Severe acute respiratory syndrome coronavirus 2 (SARS-CoV-2), the causative agent of coronavirus disease 2019 (COVID-19), was first detected in Wuhan, China and has since spread across continents. Although the globe grapples with the COVID-19 pandemic, neither a vaccine nor a drug has been proven to be effective for prevention and treatment of the disease. With millions of individuals are at high risk of contracting the disease, there is undoubtedly a need for finding a solution to control the spread of SARS-CoV-2 (1).
Probiotics are living microorganisms, which exert health-beneficial attributes when consumed in sufficient amounts (2). Based on mechanism of immune regulation, probiotics can be categorized into two distinct groups, namely immunostimulatory and immunoregulatory probiotics. The former induces production of Interleukin-12 (IL-12), which stimulates interferon gamma (IFN-γ) in natural killer cells and promotes the development of T helper 1 (Th1) responses, whereas the latter is able to suppress pro-inflammatory responses through induction of IL-10 production and activation of regulatory T cells (Tregs) (3). Some probiotics can also enhance production of secretory Immunoglobulin A (sIgA) in lung tissues (4). Furthermore, probiotics are capable of interacting with intruding pathogens in several ways. For instance, they can bind to viral particles or saturate their host receptors, resulting in blockade of viral attachment (4).
The genera Lactobacillus and Bifidobacterium are among the most frequently used probiotics in the management of various gastrointestinal disorders. For example, supernatants of Lactobacillus plantarum Probio-38 and Lactobacillus salivarius Probio-37 have been observed to impede in vitro infectivity of transmissible gastroenteritis virus (5), a coronavirus infecting enteric and respiratory tissues of newborn piglets with a mortality rate of almost 100%. This finding suggests that probiotics can ameliorate the severity of gastrointestinal symptoms caused by coronaviruses.
Accumulating evidence also abounds on the prophylaxis and therapeutic effects of probiotics against respiratory tract viral infections (RTVIs). In this respect, pre-treatment of human laryngeal epithelial cell line HEp-2 and mouse lung epithelial cell line MLE12 with Lactobacillus gasseri SBT2055 (LG2055) suspension significantly protected the cells from respiratory syncytial virus (RSV) infection (6). In BALB/cCrSlc mice, daily oral administration of LG2055 for 21 days resulted in a perceptible decrement of RSV titers and pro-inflammatory cytokine production as well as up-regulating gene expression of type I and type II interferon in lung tissues (6).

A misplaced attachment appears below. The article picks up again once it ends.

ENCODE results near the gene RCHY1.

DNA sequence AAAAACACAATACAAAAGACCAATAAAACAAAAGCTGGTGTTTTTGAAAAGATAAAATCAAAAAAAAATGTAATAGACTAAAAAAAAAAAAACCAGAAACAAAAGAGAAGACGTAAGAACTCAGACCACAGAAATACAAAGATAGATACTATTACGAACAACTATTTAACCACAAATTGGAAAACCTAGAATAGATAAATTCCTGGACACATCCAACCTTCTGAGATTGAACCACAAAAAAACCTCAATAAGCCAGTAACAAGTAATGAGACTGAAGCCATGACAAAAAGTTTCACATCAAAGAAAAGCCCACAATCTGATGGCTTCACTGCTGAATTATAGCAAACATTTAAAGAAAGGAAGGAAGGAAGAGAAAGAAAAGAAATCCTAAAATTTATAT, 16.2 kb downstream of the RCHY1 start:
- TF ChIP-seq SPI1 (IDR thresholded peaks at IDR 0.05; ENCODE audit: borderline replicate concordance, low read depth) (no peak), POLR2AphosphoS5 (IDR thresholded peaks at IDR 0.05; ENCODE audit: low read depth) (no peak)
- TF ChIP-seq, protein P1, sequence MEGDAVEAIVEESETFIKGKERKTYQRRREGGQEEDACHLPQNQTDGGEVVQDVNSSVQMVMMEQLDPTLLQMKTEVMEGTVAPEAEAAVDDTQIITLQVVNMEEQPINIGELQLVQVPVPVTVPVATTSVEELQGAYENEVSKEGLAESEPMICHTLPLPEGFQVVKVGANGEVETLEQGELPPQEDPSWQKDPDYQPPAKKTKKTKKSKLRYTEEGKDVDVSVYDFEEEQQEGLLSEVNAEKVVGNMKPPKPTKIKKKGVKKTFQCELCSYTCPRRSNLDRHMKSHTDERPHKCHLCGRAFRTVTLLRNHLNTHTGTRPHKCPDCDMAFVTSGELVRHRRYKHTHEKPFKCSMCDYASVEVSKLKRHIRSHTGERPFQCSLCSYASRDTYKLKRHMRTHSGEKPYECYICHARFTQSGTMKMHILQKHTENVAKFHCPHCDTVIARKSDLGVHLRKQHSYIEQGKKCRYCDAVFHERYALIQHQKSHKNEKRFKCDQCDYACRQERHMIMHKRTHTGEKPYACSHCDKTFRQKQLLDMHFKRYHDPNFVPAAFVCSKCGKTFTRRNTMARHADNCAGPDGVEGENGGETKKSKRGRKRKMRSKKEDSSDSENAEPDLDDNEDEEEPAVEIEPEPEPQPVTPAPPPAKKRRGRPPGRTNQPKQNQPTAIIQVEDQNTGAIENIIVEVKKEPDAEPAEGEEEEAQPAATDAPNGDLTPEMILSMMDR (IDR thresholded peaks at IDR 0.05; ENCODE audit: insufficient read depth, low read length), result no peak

Figure 1: Possible anti-viral properties of probiotics against SARS-CoV-2 infection
In a randomized, double-blind, placebo-controlled trial, preterm infants receiving oral probiotics (Lactobacillus rhamnosus GG, ATCC 53103) exhibited a substantially lower incidence of RTVIs compared to those receiving placebo (7). One study showed that oral administration of L. rhamnosus GG is useful for achieving a reduction of antibiotics prescribed for hospitalized patients with ventilator-associated pneumonia (VAP) (2). In consistent with these findings, another randomized controlled multicenter trial demonstrated that consumption of Bacillus subtilis and Enterococcus faecalis prevents VAP as well as gastric colonization of potentially pathogenic microorganisms in critically ill patients (8).
A pilot study demonstrated that nasal spray administration of Streptococcus salivarius 24SMBc for 3 days was well tolerated by all 20 healthy adult volunteers, of whom 95% were colonized by the probiotic in rhinopharynx tissues at least in the first 4 h after administration (9). According to these results, colonization of upper respiratory tract with probiotics may confer protection from viruses causing pulmonary infections, in particular rhinovirus, coronavirus, influenza virus, and RSV.
Based on above-mentioned studies, we hypothesize that oral administration or even inhalation of aerosolized probiotics employing various formulations (in the form of live or heat-inactivated microorganisms) not only acts as prophylaxis, but also has the potential for adjunct therapy against SARS-CoV-2 infection. Possible beneficial roles of probiotics in COVID-19 therapy are depicted in Fig. 1. Nevertheless, clinical trials are needed to evaluate anti-viral effects of specific probiotic strains for treatment of SARS-CoV-2 infection.